Makiki Valley Loop Trail – a brief history

Makiki Loop Trail
Hawaii Aloha Travel > Blog > Makiki Valley Loop Trail – a brief history

Oahu’s Makiki Valley Trail is one of the island’s most popular hiking trails. It’s part of the State DNLR’s Na Ala Hele trail system, well maintained and clearly marked. It comprises a series of connecting trails, including the Makiki Loop Trail. That makes it a kind of “choose-your-adventure” proposition for hikers of all ages and abilities. Some bits are more challenging than others, so know your limits and don’t tempt fate by making poor decisions in the wild.

Rather than a trail guide, we’ll offer here a brief history of the area, from so-called “prehistoric” times (read: pre-Western contact) to the present. That part of Oahu has undergone enormous change through the centuries. In fact, most of the flora and fauna in the Hawaii Nature Center (where the trails begin) is non-native, and hasn’t been for a long, long time.

Makiki Valley Loop Trail segment
A walk along the mountainside on the Maikiki Valley Loop Trail.

Makiki Valley’s ancient past

An archaeological survey that was conducted by the State of Hawaii in 1980 indicates that numerous “prehistoric” sites are located throughout Makiki Valley. Taro farms of early Native Hawaiians were located in the flatlands at the mouth of the valley, stretching into the mouths of adjacent Manoa Valley and Pauoa Valley. The southeastern tip of the walls of Makiki Valley, Round Top, is known a Pu’u ‘Ualaka’a, which translates to “hill of the rolling potato”, as it was used to farm sweet potatoes hundreds of years ago.

Neither taro nor sweet potatoes are native to the Hawaiian Islands. They were brough by Hawaii’s first settlers and Polynesian voyagers at about the same time Western Europe was plunging into the Dark Ages. Archaeologists have estimated that by the 1600’s, about 80% of the land in Makiki below 2000 feet had been altered by human activity. Makiki was once home to a quarry for stones used to make fishing lures for octopus fishing and hunting. Historians believe that the name “Makiki” refers to that type of quarried stone.

Makiki Valley Loop Trail trees
The forest through the trees in Makiki Valley.

Makiki Valley’s not-so-ancient past

The arrival of Captain James Cook and subsequent European voyagers (read: colonizers) further altered the landscape of Makiki. The introduction of livestock had dire consequences: erosion and the propagation of invasive species crowding out and praying on native flora and fauna. The sandalwood trade all but eliminated the species in Makiki the years between 1815-1826. Imagine: the cargo hold of a single merchant ship was capable of transporting up to 6,000 trees in a single voyage at that time. By the late 1800’s the forest in Makiki was simply…gone.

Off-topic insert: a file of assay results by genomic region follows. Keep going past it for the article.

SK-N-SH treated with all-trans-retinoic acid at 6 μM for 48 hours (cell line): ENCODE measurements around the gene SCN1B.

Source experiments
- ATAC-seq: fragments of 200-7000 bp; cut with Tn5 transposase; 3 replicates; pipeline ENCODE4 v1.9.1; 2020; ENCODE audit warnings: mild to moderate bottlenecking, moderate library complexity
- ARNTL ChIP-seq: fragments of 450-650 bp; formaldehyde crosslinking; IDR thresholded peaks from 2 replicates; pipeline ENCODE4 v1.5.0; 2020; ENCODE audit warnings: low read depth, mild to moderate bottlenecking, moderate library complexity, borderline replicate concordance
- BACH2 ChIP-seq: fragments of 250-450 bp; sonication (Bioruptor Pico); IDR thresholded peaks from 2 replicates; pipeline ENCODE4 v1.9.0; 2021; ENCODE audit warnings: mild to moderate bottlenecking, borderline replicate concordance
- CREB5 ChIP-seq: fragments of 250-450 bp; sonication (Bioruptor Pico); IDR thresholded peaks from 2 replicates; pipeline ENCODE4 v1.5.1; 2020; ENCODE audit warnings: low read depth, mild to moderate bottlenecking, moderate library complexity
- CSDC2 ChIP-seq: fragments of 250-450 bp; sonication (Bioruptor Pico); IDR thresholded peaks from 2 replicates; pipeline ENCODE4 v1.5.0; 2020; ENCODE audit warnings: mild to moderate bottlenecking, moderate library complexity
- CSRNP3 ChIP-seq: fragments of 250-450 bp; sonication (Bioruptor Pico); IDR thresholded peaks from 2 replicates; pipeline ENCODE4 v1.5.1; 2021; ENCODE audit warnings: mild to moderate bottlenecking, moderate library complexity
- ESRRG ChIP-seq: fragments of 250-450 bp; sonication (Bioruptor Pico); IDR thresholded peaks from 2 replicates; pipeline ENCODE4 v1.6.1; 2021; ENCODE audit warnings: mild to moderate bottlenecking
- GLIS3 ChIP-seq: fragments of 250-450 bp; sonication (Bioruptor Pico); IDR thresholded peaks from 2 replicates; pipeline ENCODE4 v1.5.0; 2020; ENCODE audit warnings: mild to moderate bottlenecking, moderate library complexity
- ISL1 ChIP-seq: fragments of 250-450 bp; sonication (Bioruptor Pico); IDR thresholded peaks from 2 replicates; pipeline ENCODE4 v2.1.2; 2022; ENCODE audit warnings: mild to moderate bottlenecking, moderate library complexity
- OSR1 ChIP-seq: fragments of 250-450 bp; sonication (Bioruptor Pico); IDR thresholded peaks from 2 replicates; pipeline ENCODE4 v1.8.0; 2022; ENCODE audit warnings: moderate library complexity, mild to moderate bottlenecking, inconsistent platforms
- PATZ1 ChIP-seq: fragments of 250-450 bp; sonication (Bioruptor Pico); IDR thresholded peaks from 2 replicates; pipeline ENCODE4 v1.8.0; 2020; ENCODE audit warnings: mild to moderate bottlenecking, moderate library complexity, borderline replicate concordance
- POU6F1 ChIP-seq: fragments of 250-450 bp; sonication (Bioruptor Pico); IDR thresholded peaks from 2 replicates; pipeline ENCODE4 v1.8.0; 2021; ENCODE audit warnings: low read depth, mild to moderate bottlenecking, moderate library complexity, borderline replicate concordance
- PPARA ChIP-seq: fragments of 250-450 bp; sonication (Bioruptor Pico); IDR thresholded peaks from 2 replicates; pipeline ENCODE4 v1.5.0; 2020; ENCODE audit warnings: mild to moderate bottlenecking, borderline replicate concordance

Reforestation efforts in Maikiki Valley were begun in 1910, after a series of land transfers. Makiki-Tantalus was declared Forest Reserve in 1913 by the Territorial Government. Thankfully, the forest has returned to Makiki Valley, albeit with species which are not native to Hawaii. They were imported from Australia, Asia, and beyond.

Makiki Valley Loop Trail root formation
Watch your step! Makiki Valley Loop Trail.

Makiki Valley today

Eucalyptus is fairly abundant in the valley, and the trails within the Nature Center meander through lush jungle trails and along and over the babbling Moleka Steam and Kanealole Stream. That “babbling” can turn into “roaring” quickly, so situational awareness of weather and ground conditions is vital for keeping safe even on the easier trails.

While most of the native bird species of Makiki Valley have long since vanished, a couple of them remain in small numbers. It takes the keen eyes and ears of bird watchers, or “birders”, to spot them in the wild. But the songs of the Oahu Amakihi and the Apanepane can still be heard in the valley, along with the calls of exotic new arrivals like the ring-rosed parakeet, white-rumped Shama, and red-crasted Cardinal.

Makiki Valley Loop Trail apanepane bird
The native Apanepane bird can (sometimes) be found in Maikiki Valley

The Makiki Loop Trail is popular because of it’s proximity to Honolulu-proper and Waikiki, its easy accessibility, and its offering of a relatively safe stroll through the tropical jungle. But it was once home to some of Hawaii’s most valued species (including the now precious Koa tree). And that’s something to ponder as you meander these forest paths.